Arrow Setup Help

CodeMonkey

Junior Member
Joined
Feb 14, 2021
Messages
34
Hi all,

Need some help getting dialed in and maybe tweaking a few pain points I've had with my arrows.

Current set up:
Hoyt Helix Ultra
334 FPS ATA
65# Limbs (peak weight around 67# after a tune)
30'' draw

Black Eagle Rampage Arrows 300 spine
29.25'' carbon-to-carbon
Standard 51 grain halfout
125 grain head
Standard R Nock
4 Fletch AAE Hybrid 23 + wrap
Total Arrow Weight: 470ish grains

This seems to be an all-around good set up for a wide variety of game and has served me well so far. I also like the cost of the Rampage shafts, so I'm not too upset when I lose one (I'm hesitant to change shafts to something like the X Impact as a result). That said, I have two gripes with my arrows:

1. I'm not a huge fan of the standard half out. Yes, they come with the shafts, but I've had issues with them popping off and also destroying the arrow if the arrow hits anything remotely hard. The most common failure is when I make a bad shot on a 3-D target and hit the internal support. 90% of the time, this means a broken arrow. As a result, I'm looking for first hand experiences of something more durable that won't drastically change the dynamic spine of the arrow with a ton of weight. Specifically, I want to also be able to keep shooting 125 grain heads since I want to avoid having to buy new broadheads. I'm also wondering how much weight I can get away with up front. The Victory calculator and the Black Eagle chart seem to be giving me conflicting information. I'm either flirting with being underspined or can add a crap ton of weight and still be OK.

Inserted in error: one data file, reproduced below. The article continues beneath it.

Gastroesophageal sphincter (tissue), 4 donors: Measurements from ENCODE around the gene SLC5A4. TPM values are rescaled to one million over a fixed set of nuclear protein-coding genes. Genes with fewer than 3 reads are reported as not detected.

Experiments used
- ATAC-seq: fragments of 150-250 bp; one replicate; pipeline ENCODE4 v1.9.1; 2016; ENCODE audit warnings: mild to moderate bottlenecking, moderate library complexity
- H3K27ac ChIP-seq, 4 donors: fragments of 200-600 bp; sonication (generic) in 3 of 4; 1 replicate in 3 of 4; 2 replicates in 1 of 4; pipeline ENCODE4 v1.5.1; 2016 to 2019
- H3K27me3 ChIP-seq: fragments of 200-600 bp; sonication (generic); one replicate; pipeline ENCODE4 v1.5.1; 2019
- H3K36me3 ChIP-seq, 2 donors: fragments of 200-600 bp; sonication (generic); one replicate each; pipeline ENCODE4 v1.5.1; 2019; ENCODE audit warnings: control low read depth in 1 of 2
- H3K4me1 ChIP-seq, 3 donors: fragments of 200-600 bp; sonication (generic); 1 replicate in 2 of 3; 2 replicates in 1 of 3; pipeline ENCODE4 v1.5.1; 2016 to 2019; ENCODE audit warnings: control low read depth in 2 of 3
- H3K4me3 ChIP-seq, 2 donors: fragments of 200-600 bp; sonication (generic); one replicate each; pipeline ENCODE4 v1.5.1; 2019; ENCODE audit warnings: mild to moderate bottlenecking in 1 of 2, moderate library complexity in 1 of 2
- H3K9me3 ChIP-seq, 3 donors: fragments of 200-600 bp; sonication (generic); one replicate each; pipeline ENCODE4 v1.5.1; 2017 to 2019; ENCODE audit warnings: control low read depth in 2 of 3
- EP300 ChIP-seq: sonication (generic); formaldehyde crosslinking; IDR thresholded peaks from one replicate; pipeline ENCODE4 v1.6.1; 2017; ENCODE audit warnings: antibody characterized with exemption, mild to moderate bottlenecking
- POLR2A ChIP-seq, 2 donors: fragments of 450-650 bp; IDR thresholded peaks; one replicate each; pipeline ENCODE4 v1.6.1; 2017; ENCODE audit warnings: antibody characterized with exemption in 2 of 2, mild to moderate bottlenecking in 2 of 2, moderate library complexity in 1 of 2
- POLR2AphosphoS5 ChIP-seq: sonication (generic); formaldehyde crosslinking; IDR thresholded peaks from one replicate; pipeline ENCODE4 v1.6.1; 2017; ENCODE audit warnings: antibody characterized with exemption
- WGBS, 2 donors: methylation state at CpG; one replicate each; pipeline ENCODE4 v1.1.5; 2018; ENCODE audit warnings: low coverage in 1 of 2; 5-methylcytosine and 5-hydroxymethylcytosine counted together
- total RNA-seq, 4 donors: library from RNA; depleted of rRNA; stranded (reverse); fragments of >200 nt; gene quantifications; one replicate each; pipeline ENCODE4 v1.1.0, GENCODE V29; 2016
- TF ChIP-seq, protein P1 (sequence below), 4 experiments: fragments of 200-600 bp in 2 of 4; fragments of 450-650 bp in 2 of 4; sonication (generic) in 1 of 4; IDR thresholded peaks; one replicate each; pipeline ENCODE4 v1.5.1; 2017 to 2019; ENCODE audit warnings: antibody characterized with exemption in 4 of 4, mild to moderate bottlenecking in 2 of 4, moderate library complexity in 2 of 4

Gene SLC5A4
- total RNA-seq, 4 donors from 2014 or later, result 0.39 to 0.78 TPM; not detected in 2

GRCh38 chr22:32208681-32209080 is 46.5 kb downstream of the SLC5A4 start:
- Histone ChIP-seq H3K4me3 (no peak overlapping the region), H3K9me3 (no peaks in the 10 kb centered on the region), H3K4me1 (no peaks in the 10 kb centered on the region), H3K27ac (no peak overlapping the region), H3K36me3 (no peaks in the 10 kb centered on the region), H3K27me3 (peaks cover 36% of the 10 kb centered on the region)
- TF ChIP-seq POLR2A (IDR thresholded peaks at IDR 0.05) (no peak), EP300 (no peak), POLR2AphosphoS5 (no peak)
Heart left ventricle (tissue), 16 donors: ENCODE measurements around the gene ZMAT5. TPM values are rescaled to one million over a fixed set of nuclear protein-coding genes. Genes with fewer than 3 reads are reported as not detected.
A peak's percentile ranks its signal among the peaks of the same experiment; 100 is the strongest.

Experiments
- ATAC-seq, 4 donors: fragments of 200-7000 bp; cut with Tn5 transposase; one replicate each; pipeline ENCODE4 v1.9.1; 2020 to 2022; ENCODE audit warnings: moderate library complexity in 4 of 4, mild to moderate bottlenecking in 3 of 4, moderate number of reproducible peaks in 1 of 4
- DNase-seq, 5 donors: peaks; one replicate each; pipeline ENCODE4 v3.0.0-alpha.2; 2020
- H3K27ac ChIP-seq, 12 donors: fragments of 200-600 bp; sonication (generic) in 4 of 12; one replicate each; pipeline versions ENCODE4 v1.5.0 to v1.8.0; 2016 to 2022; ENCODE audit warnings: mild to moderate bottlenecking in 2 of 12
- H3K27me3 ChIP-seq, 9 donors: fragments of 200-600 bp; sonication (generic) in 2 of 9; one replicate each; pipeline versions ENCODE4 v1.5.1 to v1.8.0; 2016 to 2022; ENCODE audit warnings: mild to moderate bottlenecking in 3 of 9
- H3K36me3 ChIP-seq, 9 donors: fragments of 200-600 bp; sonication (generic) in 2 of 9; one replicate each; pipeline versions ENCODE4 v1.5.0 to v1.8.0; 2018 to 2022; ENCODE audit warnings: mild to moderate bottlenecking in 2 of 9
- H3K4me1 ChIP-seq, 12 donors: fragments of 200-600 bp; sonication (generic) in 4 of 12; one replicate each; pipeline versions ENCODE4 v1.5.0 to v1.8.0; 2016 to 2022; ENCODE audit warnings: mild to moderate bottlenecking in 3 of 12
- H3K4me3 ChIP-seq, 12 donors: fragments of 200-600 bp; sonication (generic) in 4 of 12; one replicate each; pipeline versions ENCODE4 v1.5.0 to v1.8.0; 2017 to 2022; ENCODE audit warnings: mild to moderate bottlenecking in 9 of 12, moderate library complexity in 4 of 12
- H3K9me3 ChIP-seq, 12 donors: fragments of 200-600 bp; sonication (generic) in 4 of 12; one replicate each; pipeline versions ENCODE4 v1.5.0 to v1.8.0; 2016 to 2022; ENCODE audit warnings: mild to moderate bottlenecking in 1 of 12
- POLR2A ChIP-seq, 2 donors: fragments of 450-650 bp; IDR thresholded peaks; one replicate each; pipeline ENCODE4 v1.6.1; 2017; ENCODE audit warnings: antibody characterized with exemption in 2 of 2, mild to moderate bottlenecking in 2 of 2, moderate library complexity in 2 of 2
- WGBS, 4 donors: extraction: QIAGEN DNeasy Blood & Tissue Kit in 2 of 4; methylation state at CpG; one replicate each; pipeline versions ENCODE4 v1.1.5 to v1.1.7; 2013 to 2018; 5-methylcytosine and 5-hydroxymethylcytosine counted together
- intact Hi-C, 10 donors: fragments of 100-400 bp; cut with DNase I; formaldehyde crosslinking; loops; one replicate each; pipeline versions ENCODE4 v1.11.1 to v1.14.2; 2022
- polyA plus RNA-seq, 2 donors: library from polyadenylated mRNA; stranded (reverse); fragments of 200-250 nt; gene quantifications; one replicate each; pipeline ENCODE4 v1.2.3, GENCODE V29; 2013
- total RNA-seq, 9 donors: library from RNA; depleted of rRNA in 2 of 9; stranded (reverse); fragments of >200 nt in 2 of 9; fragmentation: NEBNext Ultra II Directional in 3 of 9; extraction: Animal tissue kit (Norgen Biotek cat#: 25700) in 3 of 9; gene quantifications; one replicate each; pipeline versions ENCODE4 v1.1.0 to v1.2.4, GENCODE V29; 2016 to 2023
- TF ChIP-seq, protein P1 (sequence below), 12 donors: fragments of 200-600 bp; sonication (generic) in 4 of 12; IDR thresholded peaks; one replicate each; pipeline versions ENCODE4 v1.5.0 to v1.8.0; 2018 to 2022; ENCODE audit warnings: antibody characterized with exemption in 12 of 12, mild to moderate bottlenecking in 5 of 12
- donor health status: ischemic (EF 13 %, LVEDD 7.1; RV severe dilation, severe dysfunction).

2. I don't have a ton of confidence in my fletching configuration. It seems to stabilize mechanicals just fine, but I'd like to move to something a bit larger that also has the ability to stabilize something like a Slick Trick or other larger fixed blade broadhead. I'm on the fence about just moving up to a hybrid 26 (in four fletch) but I'm worried about the arrow "parachuting" at range. I'd like something that still minimizes wind drift, but gives me a bit of forgiveness in case the bow isn't perfectly tuned.
 

Samdemarais

Senior Member
Joined
Jul 27, 2017
Messages
246
I don’t think you are underspined. I would just get iron will components and be done with it. Hard to say with fletching but a lot of people have good success with 4 fletch aae max stealth, flex fletch 360 or q2I vanes. You could cut your arrow quite a bit shorter if necessary. Tuning a bow and tuning to your arrow set up is super personal, it would be hard for anyone to give you proper advice without diagnosing your shooting form etc...
 

Kularrow

Junior Member
Joined
Feb 26, 2021
Messages
44
Iron Will impact Collars will increase your FOC and only add 10 - 25 grains to your arrow. People have shot ballastic collars into concrete and the arrow remained straight.
 

Wapack

Member
Joined
Jan 7, 2021
Messages
62